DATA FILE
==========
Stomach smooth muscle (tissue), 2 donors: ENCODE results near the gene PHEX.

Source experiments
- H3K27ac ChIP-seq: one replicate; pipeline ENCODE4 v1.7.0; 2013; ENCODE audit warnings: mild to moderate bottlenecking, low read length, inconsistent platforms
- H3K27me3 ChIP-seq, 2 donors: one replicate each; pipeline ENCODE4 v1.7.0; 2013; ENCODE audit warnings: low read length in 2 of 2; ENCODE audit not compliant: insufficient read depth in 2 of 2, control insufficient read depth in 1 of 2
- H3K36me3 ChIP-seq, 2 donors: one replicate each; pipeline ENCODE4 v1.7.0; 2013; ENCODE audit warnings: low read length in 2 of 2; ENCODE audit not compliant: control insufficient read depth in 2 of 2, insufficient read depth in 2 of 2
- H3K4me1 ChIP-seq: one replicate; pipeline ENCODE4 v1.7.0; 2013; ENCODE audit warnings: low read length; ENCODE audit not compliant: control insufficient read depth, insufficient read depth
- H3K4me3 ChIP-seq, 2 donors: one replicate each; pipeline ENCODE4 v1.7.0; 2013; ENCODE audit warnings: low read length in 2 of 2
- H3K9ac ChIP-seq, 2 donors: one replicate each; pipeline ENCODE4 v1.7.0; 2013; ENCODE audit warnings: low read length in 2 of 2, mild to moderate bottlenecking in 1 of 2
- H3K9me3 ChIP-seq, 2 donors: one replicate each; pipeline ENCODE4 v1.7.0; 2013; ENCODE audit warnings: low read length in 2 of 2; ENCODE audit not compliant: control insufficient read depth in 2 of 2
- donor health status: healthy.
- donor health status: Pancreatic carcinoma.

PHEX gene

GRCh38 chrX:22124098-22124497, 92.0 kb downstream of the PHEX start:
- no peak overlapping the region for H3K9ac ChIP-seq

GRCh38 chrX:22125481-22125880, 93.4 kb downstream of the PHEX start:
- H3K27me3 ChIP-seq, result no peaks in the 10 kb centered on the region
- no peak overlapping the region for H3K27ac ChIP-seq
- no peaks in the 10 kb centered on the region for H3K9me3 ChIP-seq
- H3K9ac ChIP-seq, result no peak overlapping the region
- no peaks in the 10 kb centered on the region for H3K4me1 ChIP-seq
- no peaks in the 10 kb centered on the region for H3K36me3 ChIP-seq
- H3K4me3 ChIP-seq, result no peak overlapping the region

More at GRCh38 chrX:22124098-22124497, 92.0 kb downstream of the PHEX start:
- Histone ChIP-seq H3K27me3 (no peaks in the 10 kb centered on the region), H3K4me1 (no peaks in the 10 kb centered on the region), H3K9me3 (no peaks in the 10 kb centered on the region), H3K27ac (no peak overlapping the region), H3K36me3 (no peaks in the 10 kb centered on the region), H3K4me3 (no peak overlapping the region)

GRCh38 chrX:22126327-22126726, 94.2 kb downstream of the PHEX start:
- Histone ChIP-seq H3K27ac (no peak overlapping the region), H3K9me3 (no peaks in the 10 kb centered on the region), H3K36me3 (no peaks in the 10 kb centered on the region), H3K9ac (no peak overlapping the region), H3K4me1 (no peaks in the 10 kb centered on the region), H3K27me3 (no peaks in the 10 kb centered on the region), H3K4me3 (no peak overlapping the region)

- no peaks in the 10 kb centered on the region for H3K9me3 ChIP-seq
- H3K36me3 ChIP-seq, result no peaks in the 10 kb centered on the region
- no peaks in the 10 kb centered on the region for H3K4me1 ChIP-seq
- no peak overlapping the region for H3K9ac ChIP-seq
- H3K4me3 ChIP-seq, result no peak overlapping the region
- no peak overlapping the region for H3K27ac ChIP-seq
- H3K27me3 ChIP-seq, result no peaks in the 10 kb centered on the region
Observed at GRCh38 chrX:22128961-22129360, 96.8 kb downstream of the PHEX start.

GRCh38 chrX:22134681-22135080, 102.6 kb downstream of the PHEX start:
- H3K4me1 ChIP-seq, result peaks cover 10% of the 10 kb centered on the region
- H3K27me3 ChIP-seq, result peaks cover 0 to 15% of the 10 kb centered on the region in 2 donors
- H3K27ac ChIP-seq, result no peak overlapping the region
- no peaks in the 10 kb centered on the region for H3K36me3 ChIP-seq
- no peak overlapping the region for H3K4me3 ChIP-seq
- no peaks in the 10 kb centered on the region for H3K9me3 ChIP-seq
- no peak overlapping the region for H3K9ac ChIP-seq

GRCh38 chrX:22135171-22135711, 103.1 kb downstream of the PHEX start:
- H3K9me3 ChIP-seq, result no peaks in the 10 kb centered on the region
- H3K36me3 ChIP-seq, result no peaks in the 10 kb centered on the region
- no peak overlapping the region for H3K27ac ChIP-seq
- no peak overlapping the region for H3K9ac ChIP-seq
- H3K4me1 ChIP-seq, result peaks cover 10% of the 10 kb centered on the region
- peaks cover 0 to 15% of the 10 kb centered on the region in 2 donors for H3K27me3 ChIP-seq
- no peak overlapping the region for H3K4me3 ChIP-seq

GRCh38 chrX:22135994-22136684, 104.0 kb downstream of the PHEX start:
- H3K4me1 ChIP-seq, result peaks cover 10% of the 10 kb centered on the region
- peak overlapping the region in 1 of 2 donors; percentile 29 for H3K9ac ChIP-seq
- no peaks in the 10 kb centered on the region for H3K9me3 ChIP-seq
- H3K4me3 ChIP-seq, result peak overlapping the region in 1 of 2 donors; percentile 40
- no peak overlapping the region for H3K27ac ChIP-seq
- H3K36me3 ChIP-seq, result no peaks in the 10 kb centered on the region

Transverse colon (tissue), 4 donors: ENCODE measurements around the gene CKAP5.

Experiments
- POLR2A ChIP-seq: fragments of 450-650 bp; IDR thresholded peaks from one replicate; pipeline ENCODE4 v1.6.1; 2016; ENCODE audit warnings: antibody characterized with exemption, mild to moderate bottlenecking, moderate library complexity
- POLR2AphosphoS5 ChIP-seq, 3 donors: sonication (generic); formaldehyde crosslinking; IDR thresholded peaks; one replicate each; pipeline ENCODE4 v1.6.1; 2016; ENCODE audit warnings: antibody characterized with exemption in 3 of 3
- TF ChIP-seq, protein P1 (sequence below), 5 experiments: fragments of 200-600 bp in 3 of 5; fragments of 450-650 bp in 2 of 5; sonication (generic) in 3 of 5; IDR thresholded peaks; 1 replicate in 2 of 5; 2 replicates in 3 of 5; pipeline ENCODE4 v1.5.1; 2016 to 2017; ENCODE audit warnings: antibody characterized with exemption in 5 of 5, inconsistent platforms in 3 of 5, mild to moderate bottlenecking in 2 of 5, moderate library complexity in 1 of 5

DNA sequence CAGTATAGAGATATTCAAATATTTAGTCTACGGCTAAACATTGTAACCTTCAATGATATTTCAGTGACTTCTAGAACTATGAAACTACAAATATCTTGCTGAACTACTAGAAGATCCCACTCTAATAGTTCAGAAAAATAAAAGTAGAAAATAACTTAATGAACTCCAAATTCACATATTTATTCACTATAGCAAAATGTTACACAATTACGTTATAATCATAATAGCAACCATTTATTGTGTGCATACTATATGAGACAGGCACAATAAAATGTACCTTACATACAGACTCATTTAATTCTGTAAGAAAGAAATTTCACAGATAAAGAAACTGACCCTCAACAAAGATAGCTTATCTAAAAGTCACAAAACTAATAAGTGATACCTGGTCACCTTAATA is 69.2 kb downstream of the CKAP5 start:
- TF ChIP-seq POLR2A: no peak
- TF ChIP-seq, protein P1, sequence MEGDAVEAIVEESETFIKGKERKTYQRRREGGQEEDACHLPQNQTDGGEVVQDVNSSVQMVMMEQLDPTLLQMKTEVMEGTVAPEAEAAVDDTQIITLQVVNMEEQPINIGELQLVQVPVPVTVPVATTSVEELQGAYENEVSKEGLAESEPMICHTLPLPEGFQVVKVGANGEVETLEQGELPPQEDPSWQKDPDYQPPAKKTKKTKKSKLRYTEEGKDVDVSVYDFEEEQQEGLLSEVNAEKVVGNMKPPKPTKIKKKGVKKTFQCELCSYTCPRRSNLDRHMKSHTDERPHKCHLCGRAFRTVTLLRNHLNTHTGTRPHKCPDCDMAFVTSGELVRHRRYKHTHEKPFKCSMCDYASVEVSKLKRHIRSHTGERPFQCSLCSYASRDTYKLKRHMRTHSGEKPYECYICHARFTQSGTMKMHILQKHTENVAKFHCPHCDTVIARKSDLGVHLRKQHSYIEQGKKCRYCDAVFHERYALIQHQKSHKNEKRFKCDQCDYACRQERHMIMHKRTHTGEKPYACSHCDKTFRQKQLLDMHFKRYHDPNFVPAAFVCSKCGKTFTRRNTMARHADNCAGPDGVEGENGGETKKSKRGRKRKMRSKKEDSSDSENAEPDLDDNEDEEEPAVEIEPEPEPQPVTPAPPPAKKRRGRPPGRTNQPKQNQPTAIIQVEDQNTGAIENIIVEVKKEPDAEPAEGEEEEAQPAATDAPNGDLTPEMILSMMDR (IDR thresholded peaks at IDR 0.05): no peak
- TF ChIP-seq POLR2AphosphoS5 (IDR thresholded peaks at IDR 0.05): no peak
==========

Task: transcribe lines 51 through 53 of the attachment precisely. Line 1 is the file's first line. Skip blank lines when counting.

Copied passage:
GRCh38 chrX:22135994-22136684, 104.0 kb downstream of the PHEX start:
- H3K4me1 ChIP-seq, result peaks cover 10% of the 10 kb centered on the region
- peak overlapping the region in 1 of 2 donors; percentile 29 for H3K9ac ChIP-seq